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Looking good. On your vacuum pump/ps combo, you may need to change the can on the back of the ps pump. The stock Dodge units will hit the P7100 injection pump. Also, don't forget there's a small angle brace for that combo that must be used. Otherwise you'll end up with a broken vacuum pump. You'll also need the oil line T that was used on the P pump 6bt to feed both it and the injection pump. The stock HX30W is a good turbo. Whether you go to a Super depends on where you plan to go with the power. Must remember if you change, the oil feed line to the turbo is different, the compressor outlet is the larger HX35W size, and the air intake is 4" vs 3". An intermediate step would be go with the HX30W with the 44mm inducer. A good bit better than your current 40mm, but not quite the 46mm Super. You have a P7100 injection pump which has all kinds of potential for more power. An investment of a few hundred $$$ and it becomes a power monster. Basic mods would be a 3000 RPM governor, better torque plate (possibly a #10), and maybe a new overflow valve. Then might think on head studs and HD valve springs just for safety. The possibilities are just about limitless.
 

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Discussion Starter #16 (Edited)
Looking forward to this.

#4 could be a stuck injector or it could be oil from a failing valve stem, failed ring, etc.
Yeah, bit hard to tell when your fuel isn't all that different from your lubricant :p I'm still a bit of a noob with diesel engine work, but it feels like the typical oil globs you get from a seeping valve seal. I think for now I'm not going to upgrade/replace the injectors, at least I know to keep an eye on that cylinder just in case something gets squirrely.
 

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Discussion Starter #17
Looking good. On your vacuum pump/ps combo, you may need to change the can on the back of the ps pump. The stock Dodge units will hit the P7100 injection pump. Also, don't forget there's a small angle brace for that combo that must be used. Otherwise you'll end up with a broken vacuum pump. You'll also need the oil line T that was used on the P pump 6bt to feed both it and the injection pump. The stock HX30W is a good turbo. Whether you go to a Super depends on where you plan to go with the power. Must remember if you change, the oil feed line to the turbo is different, the compressor outlet is the larger HX35W size, and the air intake is 4" vs 3". An intermediate step would be go with the HX30W with the 44mm inducer. A good bit better than your current 40mm, but not quite the 46mm Super. You have a P7100 injection pump which has all kinds of potential for more power. An investment of a few hundred $$$ and it becomes a power monster. Basic mods would be a 3000 RPM governor, better torque plate (possibly a #10), and maybe a new overflow valve. Then might think on head studs and HD valve springs just for safety. The possibilities are just about limitless.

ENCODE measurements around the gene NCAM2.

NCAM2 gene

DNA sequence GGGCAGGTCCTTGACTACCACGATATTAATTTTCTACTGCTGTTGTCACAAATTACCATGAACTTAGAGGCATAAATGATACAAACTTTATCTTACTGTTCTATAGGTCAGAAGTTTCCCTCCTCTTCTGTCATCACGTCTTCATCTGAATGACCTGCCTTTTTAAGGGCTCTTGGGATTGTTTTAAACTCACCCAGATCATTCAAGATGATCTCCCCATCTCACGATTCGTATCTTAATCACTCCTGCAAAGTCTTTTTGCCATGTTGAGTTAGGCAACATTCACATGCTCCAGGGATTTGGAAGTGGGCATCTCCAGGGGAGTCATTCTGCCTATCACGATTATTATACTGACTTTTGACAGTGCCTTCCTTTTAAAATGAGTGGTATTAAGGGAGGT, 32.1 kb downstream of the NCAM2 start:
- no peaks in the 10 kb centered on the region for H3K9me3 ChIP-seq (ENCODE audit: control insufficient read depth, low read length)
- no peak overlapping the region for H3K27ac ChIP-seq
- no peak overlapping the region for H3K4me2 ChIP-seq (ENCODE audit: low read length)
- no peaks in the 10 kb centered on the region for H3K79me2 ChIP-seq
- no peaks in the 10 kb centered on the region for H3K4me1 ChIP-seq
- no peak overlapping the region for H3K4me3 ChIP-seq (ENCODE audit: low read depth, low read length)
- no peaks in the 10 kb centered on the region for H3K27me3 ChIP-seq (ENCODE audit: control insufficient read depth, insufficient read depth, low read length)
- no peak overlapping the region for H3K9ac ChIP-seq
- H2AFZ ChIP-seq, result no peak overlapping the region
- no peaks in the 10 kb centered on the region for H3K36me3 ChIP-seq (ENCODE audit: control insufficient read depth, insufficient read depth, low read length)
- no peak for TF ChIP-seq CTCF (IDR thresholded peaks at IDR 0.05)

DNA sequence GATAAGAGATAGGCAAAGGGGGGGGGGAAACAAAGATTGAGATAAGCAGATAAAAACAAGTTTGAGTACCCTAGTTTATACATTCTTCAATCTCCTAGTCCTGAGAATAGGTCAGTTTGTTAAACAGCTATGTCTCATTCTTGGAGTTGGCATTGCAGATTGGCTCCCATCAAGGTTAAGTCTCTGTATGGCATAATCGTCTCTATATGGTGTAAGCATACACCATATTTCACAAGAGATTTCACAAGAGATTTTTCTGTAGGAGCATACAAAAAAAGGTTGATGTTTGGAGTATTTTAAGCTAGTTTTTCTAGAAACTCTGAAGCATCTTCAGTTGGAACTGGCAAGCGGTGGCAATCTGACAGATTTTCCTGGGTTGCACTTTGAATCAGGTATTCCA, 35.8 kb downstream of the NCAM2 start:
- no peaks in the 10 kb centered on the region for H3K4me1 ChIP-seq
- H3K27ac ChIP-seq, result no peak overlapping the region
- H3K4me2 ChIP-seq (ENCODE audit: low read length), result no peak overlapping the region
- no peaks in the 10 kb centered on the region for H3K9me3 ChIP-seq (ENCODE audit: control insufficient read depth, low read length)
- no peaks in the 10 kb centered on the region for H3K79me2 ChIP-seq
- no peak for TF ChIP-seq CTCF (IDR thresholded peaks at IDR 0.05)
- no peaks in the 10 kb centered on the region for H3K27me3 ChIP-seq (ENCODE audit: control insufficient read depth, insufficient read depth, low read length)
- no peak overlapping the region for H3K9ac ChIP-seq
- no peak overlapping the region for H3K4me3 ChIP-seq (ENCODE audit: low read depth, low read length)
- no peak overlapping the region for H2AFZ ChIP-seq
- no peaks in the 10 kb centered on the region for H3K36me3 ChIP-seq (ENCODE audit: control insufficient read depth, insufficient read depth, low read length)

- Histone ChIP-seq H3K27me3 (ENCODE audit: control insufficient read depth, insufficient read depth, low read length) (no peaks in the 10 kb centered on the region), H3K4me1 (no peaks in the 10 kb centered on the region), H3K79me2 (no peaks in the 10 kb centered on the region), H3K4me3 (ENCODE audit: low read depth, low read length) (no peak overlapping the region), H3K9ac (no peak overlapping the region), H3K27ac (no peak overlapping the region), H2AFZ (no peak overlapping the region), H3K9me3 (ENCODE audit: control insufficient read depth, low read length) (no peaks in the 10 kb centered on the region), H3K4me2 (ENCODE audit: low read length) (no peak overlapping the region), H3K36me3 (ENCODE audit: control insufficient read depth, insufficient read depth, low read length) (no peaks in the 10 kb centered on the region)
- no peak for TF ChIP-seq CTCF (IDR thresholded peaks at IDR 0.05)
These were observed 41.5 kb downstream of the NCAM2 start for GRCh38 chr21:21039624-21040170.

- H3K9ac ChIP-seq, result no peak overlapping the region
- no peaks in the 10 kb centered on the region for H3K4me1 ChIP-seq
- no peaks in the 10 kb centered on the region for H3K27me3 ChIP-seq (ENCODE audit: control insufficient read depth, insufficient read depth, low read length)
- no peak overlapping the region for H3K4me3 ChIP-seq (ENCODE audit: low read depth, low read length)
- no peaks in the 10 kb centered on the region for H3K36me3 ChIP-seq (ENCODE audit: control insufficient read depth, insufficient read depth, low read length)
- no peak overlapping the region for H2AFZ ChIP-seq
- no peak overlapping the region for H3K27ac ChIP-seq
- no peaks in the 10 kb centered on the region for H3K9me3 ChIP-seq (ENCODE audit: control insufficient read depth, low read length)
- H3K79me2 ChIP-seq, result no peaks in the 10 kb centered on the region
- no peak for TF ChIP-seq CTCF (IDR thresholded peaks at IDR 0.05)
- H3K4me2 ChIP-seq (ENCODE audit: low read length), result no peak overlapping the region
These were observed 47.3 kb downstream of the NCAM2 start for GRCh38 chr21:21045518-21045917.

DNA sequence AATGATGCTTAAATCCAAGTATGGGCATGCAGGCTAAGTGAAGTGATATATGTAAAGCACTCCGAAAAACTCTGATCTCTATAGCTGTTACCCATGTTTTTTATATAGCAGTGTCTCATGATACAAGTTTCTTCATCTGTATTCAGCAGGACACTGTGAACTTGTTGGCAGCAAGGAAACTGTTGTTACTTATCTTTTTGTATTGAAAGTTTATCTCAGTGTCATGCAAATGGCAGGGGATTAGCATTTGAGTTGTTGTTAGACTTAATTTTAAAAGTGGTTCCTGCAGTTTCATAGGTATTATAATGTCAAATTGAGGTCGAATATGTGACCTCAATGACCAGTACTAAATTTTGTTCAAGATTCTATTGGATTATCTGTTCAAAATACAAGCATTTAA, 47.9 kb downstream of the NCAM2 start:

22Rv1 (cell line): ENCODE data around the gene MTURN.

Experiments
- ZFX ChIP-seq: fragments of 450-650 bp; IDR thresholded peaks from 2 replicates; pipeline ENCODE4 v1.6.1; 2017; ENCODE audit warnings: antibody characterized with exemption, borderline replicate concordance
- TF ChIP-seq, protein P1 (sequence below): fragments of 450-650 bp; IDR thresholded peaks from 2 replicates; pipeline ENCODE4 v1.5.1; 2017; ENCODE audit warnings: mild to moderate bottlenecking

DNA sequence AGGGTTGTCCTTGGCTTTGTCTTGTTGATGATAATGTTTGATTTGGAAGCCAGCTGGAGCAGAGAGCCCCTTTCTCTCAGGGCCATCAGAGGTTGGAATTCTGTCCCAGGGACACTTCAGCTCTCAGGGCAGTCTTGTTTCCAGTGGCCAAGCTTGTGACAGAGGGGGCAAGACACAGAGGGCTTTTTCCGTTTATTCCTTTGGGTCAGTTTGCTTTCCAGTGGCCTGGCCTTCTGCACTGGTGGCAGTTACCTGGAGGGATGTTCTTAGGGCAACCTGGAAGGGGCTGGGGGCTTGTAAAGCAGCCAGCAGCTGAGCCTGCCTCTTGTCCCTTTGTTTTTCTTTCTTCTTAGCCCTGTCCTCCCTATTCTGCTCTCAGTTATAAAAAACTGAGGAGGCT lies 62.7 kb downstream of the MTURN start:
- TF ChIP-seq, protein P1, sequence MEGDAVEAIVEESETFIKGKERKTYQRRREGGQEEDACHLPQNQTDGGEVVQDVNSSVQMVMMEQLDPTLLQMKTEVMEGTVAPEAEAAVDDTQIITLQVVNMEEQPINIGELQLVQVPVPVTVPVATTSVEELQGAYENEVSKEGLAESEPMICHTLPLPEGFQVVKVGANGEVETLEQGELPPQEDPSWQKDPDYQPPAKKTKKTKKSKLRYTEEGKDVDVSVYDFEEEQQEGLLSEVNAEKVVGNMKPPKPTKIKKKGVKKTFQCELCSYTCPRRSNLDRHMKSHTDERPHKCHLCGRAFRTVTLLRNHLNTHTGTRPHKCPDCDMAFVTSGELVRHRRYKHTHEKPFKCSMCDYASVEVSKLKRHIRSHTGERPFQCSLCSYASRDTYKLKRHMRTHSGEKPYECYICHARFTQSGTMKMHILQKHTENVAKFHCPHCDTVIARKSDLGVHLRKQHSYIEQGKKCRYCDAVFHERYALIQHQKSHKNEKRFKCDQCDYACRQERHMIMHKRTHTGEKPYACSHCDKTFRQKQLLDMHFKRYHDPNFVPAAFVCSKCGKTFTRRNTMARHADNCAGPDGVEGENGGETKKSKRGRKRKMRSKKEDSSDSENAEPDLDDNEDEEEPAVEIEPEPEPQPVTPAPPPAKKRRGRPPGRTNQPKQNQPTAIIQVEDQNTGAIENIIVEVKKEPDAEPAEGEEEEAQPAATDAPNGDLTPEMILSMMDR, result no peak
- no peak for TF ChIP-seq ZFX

Woah! Now that is a bunch of good info... thanks!

I had a feeling that reservoir on there was awful close to it. And oddly enough I think it may have had one of these (or something like it) when it was chugging away in a step van. My P7100 oil feed has a tee with a cap over the 2nd port & there was an odd bracket in that area I wasn't sure about.

So happy I scored a p-pump engine! Got a governor spring kit for it, but to be honest the plate thing still has me perplexed. I'll have to look into the overflow valve as well. Trying to keep the cylinder head on there for now, been looking at the possibility of swapping a single bolt to a stud one at a time.

Plan is to chase the low end grunt & reliability with this thing, no real desire to chase big power.